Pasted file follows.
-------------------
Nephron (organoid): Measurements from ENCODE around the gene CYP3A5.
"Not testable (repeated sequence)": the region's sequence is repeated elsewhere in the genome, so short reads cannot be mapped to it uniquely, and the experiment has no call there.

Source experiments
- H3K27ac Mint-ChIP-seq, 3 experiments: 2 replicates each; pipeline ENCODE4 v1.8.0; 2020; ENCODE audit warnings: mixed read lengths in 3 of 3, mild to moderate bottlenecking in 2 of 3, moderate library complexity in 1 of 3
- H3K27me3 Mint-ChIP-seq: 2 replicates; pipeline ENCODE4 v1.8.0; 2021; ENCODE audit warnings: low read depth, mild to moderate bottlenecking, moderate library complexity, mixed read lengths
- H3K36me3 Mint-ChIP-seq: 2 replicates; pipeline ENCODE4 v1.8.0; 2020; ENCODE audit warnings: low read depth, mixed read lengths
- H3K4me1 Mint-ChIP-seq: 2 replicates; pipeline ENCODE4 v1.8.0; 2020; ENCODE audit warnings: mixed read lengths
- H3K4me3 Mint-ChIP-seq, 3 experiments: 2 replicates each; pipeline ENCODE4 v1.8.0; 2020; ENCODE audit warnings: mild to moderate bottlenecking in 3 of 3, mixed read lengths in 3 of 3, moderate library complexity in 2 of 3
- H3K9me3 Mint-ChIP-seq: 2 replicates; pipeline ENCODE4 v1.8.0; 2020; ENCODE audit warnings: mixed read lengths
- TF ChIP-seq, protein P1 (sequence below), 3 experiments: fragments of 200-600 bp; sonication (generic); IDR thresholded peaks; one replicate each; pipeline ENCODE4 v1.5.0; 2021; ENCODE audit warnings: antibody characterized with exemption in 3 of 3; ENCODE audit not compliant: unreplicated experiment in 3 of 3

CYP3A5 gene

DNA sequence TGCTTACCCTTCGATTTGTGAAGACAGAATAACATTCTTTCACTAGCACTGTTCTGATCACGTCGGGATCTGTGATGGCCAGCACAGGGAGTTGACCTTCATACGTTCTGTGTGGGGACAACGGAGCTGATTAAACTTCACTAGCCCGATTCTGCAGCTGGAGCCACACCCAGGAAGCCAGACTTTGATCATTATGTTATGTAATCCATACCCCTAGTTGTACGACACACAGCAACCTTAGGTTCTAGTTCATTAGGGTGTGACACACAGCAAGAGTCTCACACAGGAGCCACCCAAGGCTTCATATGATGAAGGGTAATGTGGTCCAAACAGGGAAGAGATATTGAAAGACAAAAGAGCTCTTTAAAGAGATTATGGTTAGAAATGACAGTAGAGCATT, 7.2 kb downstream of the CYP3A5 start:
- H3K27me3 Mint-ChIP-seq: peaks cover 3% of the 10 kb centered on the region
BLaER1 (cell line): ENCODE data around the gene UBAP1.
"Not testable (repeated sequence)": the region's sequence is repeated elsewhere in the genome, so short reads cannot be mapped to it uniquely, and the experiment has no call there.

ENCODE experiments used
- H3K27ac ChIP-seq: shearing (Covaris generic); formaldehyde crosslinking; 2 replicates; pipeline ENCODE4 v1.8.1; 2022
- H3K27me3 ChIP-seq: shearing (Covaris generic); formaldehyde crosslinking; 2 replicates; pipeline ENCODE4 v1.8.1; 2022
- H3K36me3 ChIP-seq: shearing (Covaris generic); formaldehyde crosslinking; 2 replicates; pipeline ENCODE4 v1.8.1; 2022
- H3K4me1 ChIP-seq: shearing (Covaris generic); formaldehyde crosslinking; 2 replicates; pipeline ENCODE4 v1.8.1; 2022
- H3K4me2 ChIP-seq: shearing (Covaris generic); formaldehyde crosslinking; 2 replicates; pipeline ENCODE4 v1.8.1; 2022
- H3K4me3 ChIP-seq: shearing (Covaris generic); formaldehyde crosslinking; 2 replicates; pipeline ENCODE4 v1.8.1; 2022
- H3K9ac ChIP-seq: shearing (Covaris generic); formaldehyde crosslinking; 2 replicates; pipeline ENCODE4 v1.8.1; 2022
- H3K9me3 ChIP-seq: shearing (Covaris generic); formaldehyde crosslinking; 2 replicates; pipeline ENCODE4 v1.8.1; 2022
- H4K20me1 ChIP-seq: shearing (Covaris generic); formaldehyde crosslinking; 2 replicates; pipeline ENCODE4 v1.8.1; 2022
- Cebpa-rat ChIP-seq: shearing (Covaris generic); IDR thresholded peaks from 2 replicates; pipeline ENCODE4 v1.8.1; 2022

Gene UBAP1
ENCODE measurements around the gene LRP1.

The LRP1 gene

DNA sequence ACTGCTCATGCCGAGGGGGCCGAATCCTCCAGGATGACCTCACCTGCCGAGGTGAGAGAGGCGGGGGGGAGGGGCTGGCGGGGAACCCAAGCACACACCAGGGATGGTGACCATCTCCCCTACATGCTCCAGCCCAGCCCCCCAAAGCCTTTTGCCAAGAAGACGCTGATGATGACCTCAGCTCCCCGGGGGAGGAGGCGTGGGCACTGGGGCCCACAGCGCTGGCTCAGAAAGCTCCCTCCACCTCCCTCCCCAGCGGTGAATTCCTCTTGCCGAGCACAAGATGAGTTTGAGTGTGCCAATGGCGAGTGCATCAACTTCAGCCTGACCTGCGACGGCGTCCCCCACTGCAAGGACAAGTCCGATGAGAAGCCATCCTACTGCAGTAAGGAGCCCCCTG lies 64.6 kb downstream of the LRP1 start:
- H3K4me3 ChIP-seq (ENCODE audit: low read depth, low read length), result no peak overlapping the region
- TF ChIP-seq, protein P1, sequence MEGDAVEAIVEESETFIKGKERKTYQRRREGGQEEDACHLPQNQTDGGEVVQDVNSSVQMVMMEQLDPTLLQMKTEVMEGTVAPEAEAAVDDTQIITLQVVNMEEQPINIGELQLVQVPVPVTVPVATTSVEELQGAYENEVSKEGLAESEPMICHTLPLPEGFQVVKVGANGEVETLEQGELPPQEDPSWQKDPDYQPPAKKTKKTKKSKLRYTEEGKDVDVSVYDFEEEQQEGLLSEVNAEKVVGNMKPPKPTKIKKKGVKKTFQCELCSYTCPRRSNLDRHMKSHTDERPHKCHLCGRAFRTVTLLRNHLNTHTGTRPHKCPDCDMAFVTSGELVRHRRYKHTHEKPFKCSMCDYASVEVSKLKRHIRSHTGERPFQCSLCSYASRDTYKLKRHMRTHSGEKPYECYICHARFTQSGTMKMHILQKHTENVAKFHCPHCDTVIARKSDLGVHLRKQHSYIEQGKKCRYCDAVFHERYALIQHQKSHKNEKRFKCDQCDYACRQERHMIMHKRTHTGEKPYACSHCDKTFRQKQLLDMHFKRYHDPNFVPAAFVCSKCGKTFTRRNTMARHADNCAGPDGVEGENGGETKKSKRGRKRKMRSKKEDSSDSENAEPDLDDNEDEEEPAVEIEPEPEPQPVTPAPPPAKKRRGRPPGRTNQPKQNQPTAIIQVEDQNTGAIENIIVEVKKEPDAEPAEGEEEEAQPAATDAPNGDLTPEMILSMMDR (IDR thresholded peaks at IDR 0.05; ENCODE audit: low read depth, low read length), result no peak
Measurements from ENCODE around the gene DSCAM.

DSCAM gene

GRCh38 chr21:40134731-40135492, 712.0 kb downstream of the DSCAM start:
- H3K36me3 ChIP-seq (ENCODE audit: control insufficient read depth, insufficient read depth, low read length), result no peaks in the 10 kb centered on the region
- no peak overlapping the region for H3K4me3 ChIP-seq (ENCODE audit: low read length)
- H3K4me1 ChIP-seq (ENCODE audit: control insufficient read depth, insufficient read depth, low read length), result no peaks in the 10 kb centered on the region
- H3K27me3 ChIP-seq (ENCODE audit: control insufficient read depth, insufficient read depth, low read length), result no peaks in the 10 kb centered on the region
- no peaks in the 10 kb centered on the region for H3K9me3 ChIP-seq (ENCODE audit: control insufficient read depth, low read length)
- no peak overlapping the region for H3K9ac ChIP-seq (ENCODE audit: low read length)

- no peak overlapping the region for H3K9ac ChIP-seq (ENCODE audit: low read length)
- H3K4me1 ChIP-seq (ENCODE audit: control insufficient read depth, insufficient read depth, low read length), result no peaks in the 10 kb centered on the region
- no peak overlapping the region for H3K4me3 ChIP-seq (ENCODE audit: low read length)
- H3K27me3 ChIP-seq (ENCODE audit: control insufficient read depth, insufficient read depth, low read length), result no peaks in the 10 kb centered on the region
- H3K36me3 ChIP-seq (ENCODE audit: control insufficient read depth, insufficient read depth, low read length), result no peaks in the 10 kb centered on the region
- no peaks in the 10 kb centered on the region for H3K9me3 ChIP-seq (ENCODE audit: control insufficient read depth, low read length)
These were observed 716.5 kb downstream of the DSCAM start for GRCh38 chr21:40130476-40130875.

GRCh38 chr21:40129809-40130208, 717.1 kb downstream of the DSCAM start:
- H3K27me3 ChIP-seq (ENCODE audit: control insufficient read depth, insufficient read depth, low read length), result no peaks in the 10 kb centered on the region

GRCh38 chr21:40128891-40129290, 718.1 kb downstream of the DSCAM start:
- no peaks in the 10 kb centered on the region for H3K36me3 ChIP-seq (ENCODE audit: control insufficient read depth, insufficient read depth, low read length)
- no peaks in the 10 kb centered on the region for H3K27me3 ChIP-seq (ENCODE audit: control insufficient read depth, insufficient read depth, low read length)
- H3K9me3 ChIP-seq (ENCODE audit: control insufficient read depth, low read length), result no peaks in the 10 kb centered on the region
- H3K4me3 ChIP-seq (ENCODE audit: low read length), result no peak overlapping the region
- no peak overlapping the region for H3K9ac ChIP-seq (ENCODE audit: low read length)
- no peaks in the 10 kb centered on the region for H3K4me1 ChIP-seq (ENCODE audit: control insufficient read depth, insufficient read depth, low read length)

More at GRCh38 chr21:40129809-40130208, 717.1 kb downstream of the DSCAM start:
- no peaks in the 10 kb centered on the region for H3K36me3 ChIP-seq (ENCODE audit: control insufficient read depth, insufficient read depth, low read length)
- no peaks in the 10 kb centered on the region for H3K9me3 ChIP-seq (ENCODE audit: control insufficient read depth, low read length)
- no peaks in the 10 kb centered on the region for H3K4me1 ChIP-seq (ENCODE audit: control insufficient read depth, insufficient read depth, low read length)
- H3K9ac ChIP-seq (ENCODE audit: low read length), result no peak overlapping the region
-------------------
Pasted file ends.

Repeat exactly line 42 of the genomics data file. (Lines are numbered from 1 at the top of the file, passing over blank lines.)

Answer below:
- no peak overlapping the region for H3K9ac ChIP-seq (ENCODE audit: low read length)